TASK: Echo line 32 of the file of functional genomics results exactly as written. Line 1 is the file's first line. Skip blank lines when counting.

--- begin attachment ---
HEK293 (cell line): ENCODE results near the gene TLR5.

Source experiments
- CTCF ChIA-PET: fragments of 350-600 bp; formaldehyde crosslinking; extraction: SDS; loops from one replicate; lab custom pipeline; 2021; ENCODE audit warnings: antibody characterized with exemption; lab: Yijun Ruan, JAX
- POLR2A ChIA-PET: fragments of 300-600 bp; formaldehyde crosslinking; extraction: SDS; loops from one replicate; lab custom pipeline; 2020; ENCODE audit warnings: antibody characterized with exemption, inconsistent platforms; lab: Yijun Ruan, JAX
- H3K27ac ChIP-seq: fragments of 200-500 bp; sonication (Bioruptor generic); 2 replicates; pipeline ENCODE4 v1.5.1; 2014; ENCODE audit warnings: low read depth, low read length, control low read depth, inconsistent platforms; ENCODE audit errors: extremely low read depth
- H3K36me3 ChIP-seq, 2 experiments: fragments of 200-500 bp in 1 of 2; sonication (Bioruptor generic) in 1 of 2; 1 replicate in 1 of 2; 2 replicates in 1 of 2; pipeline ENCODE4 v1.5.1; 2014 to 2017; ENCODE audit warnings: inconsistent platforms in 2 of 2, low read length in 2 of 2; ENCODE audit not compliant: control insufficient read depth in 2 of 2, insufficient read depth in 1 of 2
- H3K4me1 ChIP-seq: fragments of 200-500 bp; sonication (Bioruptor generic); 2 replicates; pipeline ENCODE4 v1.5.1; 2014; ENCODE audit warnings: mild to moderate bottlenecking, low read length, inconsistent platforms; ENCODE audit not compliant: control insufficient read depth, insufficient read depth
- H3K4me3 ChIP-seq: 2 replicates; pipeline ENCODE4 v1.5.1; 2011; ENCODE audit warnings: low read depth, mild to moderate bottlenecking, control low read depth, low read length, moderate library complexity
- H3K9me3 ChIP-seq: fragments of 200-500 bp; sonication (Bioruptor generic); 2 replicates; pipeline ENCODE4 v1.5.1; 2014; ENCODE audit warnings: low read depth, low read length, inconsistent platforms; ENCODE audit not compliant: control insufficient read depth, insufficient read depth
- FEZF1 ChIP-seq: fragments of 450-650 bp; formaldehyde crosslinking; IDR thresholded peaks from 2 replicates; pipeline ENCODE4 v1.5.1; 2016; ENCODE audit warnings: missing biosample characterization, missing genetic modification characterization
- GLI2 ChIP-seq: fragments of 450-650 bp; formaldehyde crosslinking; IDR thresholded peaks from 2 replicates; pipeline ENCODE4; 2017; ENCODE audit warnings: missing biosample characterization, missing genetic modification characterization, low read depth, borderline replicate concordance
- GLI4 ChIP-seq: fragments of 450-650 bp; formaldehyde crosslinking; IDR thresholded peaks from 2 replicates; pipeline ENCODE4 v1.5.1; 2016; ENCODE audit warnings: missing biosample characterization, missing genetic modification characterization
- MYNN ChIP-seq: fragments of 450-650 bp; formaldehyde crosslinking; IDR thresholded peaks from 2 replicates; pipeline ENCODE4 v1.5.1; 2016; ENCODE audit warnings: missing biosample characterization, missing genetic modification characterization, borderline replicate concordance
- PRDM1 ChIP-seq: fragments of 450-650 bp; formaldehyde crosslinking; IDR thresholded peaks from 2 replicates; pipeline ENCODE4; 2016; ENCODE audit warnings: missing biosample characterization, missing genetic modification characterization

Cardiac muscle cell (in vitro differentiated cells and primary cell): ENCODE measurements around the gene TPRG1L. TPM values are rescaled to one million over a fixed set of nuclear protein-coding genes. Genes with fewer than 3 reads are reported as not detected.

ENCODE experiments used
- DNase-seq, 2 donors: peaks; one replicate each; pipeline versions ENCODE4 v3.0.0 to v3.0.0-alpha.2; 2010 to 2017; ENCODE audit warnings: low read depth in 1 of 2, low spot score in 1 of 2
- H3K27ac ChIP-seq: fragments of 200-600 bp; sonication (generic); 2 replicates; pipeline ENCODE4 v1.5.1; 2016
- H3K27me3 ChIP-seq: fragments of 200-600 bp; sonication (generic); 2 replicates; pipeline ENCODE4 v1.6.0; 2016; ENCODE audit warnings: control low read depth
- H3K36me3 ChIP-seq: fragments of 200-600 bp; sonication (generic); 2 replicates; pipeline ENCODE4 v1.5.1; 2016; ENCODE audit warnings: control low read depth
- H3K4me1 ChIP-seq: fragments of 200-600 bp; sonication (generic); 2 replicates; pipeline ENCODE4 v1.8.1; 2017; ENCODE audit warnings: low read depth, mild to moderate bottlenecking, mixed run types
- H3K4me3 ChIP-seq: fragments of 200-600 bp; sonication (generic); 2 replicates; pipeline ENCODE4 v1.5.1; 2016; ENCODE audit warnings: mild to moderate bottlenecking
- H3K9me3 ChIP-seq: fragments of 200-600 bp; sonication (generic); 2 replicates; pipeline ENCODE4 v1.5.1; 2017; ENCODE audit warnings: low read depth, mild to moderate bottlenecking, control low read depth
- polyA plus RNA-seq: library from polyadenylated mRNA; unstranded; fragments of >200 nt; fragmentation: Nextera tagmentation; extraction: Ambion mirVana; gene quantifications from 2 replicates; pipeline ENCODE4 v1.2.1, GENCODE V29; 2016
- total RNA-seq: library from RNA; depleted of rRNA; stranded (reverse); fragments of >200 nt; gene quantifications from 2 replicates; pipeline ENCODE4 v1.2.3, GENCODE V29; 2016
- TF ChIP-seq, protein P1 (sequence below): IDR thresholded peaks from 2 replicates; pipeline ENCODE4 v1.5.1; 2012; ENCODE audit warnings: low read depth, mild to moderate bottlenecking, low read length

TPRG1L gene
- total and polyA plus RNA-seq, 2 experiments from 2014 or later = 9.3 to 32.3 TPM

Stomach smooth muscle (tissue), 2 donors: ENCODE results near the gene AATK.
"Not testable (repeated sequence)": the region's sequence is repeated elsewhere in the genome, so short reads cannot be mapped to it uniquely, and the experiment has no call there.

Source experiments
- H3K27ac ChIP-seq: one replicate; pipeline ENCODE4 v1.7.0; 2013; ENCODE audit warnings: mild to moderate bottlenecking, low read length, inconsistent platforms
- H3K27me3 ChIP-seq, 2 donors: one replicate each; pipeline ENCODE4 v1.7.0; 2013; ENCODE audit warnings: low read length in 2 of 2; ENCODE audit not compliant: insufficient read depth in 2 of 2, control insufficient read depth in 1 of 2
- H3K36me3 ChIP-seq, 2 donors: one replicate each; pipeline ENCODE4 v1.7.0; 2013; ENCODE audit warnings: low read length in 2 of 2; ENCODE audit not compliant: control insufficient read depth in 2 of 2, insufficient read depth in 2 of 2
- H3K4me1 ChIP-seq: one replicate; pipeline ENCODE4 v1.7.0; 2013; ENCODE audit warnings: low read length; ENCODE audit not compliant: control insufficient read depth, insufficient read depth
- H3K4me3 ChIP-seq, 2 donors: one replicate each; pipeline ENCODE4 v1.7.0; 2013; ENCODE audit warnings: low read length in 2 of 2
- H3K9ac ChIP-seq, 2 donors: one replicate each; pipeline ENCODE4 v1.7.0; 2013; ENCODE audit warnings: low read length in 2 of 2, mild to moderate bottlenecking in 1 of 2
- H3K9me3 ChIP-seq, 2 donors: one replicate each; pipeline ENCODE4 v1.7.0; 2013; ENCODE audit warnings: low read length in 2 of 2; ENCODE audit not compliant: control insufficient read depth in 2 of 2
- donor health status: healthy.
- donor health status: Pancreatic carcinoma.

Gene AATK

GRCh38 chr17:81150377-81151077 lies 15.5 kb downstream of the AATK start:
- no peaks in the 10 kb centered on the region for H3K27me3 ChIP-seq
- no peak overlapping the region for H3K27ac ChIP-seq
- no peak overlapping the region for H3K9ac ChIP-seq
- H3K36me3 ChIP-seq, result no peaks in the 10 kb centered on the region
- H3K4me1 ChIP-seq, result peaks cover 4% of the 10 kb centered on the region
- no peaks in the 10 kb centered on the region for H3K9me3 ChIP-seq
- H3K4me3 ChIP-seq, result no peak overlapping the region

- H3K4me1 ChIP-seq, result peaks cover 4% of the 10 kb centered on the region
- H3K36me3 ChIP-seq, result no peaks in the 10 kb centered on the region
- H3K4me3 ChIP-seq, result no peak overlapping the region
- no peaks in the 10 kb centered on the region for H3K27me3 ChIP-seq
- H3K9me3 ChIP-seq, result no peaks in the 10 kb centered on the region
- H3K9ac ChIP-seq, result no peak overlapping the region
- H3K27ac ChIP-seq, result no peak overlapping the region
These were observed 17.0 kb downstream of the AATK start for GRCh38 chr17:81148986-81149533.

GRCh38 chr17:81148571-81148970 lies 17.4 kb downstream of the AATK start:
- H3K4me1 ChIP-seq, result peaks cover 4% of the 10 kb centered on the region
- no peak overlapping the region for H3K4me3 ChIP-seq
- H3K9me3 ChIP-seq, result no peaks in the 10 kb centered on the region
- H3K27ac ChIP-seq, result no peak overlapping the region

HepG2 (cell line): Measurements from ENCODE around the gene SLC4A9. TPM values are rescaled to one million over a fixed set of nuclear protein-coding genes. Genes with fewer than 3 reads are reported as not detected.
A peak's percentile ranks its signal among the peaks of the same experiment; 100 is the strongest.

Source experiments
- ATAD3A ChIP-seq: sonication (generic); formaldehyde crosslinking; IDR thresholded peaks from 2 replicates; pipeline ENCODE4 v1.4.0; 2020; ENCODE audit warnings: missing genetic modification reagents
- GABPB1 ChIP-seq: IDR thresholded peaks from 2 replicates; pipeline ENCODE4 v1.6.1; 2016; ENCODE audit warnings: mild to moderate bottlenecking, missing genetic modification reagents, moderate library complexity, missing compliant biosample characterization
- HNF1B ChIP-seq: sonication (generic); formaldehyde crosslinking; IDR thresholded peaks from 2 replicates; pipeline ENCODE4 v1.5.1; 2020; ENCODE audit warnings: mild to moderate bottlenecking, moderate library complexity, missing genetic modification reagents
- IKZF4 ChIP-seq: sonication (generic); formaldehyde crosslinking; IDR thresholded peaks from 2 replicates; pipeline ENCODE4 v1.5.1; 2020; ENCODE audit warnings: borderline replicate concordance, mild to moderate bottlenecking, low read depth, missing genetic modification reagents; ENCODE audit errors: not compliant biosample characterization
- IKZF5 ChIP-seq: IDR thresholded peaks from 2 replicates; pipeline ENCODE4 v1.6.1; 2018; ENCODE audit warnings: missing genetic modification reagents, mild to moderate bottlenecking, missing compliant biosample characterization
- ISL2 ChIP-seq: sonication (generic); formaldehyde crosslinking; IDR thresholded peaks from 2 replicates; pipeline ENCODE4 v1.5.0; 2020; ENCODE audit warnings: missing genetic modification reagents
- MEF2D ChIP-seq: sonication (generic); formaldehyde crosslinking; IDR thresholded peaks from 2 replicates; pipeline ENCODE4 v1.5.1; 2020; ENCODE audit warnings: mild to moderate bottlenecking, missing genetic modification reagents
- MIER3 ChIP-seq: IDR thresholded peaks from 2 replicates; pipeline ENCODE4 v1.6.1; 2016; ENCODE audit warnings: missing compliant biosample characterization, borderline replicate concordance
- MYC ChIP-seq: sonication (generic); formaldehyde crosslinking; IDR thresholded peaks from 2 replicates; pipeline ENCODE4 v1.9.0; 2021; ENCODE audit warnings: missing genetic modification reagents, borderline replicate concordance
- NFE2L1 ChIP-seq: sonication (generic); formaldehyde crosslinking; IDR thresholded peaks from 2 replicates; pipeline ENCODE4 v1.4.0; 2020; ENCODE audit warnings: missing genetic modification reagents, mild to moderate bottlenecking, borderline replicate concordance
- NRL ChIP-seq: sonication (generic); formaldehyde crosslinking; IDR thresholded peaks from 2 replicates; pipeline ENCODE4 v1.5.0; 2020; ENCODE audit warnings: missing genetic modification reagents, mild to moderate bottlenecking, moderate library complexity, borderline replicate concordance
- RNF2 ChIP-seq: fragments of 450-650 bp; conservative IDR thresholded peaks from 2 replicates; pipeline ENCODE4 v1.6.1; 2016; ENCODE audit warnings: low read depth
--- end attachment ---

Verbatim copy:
- H3K27ac ChIP-seq: one replicate; pipeline ENCODE4 v1.7.0; 2013; ENCODE audit warnings: mild to moderate bottlenecking, low read length, inconsistent platforms